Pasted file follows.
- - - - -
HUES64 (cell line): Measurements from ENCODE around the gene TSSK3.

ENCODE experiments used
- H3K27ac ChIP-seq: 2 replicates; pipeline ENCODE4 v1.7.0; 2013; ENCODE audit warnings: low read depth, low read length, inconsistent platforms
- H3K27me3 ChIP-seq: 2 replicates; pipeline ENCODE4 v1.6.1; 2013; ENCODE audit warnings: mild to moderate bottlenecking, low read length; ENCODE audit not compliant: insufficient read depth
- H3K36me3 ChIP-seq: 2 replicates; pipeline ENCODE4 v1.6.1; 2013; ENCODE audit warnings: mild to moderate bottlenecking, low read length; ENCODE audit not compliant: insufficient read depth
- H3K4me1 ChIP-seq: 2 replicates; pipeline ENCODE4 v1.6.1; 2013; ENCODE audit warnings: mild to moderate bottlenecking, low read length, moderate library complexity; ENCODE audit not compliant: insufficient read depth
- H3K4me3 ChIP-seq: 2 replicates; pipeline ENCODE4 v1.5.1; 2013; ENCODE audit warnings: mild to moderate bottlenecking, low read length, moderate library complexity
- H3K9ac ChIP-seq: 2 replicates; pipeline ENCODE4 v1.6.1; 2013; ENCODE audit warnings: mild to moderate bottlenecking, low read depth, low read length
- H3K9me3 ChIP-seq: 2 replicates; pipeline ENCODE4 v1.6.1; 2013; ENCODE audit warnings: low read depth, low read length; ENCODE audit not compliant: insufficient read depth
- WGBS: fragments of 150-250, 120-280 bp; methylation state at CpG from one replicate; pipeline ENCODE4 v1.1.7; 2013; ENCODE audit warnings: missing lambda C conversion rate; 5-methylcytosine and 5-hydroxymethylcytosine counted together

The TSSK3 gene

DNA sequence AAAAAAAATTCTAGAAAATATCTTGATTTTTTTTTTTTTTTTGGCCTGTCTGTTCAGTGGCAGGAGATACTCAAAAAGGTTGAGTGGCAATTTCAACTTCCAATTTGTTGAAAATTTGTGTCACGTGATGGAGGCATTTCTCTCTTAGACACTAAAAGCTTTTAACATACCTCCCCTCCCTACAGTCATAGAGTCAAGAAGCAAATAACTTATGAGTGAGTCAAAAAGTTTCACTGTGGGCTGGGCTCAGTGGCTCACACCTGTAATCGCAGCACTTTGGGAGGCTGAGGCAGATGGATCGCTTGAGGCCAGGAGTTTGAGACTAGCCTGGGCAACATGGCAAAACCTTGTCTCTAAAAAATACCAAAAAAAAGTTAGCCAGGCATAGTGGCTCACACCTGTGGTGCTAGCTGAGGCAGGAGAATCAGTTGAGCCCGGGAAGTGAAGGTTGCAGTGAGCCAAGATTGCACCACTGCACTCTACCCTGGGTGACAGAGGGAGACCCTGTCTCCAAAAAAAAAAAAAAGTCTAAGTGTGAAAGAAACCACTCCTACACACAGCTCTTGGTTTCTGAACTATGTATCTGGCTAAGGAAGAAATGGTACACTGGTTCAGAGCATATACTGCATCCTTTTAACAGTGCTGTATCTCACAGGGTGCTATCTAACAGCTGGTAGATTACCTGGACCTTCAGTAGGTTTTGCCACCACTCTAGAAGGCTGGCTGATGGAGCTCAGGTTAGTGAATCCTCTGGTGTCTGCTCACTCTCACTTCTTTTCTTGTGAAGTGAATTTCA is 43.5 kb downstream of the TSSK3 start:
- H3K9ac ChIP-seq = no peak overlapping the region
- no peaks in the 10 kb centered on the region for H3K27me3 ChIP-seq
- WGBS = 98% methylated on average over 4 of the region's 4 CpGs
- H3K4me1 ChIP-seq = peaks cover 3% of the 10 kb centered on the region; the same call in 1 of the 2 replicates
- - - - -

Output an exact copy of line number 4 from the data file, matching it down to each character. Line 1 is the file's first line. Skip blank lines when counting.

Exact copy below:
- H3K27me3 ChIP-seq: 2 replicates; pipeline ENCODE4 v1.6.1; 2013; ENCODE audit warnings: mild to moderate bottlenecking, low read length; ENCODE audit not compliant: insufficient read depth